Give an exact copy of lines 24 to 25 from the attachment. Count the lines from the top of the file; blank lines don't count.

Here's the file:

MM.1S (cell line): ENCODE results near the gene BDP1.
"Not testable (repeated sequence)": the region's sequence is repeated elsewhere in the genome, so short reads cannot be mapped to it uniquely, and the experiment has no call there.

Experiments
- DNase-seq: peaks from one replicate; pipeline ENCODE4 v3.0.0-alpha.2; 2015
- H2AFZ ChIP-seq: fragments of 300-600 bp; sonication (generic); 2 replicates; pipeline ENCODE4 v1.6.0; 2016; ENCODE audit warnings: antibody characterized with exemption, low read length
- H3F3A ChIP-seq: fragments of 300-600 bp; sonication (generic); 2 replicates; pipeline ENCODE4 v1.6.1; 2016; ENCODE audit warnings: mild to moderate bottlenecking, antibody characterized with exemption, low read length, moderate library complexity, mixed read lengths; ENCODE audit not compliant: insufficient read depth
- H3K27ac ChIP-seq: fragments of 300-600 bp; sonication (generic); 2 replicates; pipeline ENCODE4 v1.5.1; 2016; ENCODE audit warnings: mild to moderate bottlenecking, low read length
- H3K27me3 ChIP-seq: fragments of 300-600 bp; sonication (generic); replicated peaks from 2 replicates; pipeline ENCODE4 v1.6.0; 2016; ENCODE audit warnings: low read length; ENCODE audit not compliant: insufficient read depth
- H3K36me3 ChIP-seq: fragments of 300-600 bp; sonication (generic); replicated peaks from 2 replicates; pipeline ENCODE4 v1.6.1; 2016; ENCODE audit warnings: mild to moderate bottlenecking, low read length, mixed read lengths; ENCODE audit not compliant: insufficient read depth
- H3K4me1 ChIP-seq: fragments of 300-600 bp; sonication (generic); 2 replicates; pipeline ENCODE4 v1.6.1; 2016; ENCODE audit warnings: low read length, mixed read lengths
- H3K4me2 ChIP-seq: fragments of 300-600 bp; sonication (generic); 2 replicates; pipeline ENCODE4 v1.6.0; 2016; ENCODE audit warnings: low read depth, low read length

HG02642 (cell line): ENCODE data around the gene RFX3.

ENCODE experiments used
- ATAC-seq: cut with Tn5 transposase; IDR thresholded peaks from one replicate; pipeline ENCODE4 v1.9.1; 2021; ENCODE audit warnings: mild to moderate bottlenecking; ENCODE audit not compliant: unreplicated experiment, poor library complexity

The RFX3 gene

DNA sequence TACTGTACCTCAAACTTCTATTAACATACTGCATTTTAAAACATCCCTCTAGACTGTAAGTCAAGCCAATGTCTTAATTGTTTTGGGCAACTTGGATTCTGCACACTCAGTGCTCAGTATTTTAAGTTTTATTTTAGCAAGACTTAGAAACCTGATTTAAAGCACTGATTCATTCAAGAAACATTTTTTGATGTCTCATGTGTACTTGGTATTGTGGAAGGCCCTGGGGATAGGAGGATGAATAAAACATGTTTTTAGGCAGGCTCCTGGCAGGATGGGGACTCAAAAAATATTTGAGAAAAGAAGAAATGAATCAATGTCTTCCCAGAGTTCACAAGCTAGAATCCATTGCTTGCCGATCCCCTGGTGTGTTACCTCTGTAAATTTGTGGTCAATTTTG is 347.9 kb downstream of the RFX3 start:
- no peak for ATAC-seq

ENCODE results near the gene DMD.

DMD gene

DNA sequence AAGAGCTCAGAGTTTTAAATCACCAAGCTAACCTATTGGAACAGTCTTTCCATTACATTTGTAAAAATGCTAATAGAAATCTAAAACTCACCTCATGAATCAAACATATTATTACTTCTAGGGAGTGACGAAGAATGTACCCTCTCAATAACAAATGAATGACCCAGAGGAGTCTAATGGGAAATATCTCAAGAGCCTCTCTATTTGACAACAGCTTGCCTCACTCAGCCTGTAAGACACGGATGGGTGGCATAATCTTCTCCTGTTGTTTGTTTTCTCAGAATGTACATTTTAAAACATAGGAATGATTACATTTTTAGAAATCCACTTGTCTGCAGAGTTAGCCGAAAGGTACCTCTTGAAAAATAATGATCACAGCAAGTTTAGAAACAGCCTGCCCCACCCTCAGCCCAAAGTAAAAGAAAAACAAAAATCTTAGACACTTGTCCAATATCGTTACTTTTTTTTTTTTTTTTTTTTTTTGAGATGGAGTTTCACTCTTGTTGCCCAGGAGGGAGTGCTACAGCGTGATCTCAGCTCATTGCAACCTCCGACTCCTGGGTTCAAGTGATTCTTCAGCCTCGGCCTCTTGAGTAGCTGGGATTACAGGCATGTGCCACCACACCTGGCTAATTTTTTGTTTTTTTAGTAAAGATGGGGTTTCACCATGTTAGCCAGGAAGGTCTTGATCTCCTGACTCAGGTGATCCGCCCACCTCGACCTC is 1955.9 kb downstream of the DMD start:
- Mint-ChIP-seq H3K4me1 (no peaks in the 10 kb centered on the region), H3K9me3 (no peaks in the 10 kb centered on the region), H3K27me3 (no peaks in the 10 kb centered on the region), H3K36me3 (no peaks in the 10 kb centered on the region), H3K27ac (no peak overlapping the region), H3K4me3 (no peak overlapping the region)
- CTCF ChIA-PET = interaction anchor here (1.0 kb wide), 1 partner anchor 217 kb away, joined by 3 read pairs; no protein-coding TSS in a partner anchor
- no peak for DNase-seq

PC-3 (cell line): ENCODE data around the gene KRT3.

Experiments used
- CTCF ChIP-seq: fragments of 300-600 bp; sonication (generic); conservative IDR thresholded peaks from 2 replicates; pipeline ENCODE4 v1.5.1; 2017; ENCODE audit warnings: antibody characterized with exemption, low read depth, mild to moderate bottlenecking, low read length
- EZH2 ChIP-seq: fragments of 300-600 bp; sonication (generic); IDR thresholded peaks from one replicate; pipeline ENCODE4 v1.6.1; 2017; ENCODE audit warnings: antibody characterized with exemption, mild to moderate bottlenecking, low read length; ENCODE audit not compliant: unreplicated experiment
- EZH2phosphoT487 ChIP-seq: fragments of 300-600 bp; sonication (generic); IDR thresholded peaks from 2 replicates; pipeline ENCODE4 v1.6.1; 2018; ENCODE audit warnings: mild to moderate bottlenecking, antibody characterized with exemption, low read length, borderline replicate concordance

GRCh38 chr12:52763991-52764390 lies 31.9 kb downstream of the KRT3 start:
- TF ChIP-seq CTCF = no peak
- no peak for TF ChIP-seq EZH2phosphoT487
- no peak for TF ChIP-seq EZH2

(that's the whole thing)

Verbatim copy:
PC-3 (cell line): ENCODE data around the gene KRT3.

Experiments used